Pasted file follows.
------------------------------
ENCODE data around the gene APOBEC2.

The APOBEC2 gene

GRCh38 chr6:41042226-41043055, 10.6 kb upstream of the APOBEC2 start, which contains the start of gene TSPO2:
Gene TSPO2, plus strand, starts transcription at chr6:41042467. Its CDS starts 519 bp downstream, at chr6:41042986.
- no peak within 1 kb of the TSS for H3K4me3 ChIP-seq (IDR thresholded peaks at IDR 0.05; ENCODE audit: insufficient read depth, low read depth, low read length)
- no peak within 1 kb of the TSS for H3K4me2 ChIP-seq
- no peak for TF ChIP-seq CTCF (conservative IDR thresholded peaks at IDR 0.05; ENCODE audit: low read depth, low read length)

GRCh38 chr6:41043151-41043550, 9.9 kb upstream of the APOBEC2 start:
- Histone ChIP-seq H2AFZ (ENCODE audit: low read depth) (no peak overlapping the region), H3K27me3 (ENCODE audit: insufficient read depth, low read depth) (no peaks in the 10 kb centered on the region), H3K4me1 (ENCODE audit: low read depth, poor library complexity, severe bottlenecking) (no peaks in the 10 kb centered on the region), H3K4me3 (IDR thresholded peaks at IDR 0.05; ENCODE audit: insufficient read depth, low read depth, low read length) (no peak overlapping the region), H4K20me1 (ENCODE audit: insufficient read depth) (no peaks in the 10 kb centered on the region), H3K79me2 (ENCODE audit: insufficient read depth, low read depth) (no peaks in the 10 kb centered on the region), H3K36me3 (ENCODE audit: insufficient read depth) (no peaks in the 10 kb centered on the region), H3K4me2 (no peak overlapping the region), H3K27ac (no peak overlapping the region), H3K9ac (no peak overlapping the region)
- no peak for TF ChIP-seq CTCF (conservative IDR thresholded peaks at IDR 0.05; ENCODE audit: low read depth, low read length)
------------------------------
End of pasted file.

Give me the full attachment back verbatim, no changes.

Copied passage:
ENCODE data around the gene APOBEC2.

The APOBEC2 gene

GRCh38 chr6:41042226-41043055, 10.6 kb upstream of the APOBEC2 start, which contains the start of gene TSPO2:
Gene TSPO2, plus strand, starts transcription at chr6:41042467. Its CDS starts 519 bp downstream, at chr6:41042986.
- no peak within 1 kb of the TSS for H3K4me3 ChIP-seq (IDR thresholded peaks at IDR 0.05; ENCODE audit: insufficient read depth, low read depth, low read length)
- no peak within 1 kb of the TSS for H3K4me2 ChIP-seq
- no peak for TF ChIP-seq CTCF (conservative IDR thresholded peaks at IDR 0.05; ENCODE audit: low read depth, low read length)

GRCh38 chr6:41043151-41043550, 9.9 kb upstream of the APOBEC2 start:
- Histone ChIP-seq H2AFZ (ENCODE audit: low read depth) (no peak overlapping the region), H3K27me3 (ENCODE audit: insufficient read depth, low read depth) (no peaks in the 10 kb centered on the region), H3K4me1 (ENCODE audit: low read depth, poor library complexity, severe bottlenecking) (no peaks in the 10 kb centered on the region), H3K4me3 (IDR thresholded peaks at IDR 0.05; ENCODE audit: insufficient read depth, low read depth, low read length) (no peak overlapping the region), H4K20me1 (ENCODE audit: insufficient read depth) (no peaks in the 10 kb centered on the region), H3K79me2 (ENCODE audit: insufficient read depth, low read depth) (no peaks in the 10 kb centered on the region), H3K36me3 (ENCODE audit: insufficient read depth) (no peaks in the 10 kb centered on the region), H3K4me2 (no peak overlapping the region), H3K27ac (no peak overlapping the region), H3K9ac (no peak overlapping the region)
- no peak for TF ChIP-seq CTCF (conservative IDR thresholded peaks at IDR 0.05; ENCODE audit: low read depth, low read length)